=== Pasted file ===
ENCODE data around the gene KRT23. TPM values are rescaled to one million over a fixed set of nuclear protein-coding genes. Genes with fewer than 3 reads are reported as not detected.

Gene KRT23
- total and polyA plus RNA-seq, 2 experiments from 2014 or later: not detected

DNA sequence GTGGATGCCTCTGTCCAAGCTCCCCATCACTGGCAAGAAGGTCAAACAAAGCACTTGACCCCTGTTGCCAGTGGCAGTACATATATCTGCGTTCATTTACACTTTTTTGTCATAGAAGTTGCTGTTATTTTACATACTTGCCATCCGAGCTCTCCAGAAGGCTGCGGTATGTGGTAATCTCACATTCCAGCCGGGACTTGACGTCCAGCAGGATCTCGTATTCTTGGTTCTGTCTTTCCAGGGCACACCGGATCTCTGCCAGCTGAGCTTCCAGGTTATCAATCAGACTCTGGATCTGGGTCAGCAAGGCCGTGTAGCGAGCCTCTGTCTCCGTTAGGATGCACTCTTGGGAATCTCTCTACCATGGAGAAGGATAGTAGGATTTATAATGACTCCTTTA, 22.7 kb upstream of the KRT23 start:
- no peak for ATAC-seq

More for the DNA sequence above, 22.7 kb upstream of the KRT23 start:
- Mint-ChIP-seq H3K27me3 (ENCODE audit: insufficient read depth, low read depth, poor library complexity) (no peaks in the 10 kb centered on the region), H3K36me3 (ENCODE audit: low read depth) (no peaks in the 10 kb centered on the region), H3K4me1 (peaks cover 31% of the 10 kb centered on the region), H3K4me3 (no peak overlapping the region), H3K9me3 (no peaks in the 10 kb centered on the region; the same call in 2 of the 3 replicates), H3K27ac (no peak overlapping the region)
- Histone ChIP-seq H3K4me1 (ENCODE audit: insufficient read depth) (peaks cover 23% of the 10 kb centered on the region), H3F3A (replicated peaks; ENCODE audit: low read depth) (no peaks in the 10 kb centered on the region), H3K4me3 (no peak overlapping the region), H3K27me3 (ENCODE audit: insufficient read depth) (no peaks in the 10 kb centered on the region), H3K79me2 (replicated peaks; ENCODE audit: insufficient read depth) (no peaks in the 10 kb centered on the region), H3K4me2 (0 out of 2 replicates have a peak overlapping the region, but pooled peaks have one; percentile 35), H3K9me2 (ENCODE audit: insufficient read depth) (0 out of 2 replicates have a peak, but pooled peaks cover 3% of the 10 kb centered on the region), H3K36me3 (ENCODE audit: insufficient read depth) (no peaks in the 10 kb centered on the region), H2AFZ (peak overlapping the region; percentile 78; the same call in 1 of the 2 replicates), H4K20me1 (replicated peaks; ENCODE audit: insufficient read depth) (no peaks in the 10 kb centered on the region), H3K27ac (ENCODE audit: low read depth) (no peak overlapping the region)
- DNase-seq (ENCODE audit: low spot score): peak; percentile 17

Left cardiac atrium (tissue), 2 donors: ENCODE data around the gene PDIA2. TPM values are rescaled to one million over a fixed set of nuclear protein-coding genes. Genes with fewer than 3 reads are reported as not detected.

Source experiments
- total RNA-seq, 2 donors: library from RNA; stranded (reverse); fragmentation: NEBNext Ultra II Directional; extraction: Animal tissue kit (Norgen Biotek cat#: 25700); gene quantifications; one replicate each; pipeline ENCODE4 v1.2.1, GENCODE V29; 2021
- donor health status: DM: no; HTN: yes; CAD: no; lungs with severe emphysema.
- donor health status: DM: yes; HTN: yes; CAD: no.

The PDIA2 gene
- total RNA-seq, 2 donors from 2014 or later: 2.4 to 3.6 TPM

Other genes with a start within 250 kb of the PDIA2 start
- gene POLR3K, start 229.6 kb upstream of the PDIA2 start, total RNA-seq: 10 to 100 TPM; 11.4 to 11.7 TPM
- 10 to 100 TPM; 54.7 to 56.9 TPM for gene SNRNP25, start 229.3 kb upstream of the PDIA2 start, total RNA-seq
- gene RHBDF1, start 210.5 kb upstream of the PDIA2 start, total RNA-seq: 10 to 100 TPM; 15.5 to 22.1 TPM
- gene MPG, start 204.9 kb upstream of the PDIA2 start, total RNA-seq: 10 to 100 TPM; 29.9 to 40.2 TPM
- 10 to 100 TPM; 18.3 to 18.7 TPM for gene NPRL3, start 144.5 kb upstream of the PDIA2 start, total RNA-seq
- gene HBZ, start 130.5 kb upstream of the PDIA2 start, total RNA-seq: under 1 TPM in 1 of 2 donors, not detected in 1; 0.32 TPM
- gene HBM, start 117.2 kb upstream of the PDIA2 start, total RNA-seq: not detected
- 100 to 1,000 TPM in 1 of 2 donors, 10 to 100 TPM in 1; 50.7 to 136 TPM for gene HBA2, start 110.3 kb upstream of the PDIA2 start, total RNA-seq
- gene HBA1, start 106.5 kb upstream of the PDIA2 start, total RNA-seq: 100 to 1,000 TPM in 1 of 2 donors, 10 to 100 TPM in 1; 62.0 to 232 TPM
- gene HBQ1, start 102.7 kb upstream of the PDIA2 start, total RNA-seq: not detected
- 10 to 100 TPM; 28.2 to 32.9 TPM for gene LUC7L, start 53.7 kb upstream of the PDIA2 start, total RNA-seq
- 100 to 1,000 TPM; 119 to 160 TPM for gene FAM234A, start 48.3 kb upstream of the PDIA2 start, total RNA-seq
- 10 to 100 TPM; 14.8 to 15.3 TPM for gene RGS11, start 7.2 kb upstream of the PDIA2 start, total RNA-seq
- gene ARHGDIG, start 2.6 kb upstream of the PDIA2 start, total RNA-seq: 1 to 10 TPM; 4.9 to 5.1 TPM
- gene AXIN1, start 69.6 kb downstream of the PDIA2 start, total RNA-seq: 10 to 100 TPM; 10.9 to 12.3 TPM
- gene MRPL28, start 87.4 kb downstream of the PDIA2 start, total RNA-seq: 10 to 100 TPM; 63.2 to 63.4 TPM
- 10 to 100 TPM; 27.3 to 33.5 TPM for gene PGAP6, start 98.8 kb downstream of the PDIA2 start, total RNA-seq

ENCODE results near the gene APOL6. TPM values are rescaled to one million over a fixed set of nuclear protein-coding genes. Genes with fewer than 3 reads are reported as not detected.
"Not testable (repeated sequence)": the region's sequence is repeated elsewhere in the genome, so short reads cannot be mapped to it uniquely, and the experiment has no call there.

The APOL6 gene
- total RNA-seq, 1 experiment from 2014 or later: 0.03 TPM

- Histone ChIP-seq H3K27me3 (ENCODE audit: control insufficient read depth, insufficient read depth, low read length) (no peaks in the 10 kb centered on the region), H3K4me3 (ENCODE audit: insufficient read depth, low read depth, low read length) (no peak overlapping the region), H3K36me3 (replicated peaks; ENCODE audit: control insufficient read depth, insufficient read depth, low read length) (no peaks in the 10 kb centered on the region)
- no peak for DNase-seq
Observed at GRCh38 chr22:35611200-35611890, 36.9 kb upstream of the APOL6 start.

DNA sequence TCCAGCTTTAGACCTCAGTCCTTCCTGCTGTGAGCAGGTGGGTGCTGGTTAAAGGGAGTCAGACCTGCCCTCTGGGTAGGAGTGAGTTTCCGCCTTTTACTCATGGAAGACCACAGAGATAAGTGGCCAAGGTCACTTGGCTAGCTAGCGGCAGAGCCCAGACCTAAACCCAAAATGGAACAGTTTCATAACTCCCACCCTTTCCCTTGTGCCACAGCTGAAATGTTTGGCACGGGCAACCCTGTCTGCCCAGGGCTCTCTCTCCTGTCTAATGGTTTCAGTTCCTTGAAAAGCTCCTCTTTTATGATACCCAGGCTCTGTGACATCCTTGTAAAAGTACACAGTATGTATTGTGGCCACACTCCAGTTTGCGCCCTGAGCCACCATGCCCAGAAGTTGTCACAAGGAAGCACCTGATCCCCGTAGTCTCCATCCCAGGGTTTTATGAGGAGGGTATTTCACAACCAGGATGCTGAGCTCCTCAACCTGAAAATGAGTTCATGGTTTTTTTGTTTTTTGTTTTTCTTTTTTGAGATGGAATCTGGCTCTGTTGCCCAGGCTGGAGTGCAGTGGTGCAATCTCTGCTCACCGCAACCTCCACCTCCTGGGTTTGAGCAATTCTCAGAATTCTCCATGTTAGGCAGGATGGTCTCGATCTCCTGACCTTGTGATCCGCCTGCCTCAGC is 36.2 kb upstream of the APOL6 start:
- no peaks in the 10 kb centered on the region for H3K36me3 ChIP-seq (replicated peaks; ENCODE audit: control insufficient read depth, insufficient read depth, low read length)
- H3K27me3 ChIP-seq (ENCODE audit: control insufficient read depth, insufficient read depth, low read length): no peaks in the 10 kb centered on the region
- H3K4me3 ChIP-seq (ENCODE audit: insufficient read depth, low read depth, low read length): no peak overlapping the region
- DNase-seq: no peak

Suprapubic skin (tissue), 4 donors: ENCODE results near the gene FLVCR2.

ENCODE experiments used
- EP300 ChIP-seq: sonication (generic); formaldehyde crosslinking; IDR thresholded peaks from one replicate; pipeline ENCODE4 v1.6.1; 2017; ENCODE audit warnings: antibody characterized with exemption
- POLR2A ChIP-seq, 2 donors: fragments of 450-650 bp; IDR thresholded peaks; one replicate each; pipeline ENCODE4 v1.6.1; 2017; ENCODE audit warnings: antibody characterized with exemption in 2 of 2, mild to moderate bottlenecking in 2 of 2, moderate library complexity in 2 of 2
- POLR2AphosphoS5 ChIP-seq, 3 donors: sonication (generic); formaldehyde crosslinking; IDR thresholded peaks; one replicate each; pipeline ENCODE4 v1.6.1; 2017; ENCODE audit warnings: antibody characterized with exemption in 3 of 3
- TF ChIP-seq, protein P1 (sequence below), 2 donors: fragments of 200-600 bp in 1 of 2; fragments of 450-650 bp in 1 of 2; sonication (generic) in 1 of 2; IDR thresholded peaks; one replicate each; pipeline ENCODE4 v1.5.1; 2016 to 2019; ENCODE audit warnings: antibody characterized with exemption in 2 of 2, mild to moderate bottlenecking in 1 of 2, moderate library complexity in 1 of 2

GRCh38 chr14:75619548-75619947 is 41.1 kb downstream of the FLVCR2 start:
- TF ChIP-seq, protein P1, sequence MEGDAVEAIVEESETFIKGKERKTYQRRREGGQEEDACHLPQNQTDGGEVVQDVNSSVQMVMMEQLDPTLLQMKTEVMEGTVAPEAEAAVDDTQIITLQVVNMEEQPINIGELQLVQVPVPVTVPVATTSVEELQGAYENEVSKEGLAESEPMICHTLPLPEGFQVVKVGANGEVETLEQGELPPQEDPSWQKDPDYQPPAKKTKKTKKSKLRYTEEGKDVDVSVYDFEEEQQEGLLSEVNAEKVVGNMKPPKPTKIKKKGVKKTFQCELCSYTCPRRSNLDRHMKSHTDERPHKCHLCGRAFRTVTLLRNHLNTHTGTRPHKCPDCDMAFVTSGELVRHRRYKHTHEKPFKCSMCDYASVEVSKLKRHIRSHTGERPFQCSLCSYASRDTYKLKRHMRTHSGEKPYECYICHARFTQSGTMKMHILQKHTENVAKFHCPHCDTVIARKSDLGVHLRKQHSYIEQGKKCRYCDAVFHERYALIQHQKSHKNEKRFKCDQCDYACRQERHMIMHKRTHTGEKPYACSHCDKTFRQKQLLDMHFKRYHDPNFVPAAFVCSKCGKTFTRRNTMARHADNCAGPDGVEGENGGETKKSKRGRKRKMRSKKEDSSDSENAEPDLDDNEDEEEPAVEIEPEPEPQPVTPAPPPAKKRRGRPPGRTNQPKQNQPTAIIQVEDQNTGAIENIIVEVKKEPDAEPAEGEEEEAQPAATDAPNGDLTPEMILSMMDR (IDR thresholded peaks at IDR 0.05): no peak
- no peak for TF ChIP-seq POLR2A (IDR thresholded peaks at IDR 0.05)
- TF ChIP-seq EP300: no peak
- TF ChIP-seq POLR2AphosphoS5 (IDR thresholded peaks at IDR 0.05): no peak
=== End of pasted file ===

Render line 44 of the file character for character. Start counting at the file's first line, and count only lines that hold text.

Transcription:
- H3K27me3 ChIP-seq (ENCODE audit: control insufficient read depth, insufficient read depth, low read length): no peaks in the 10 kb centered on the region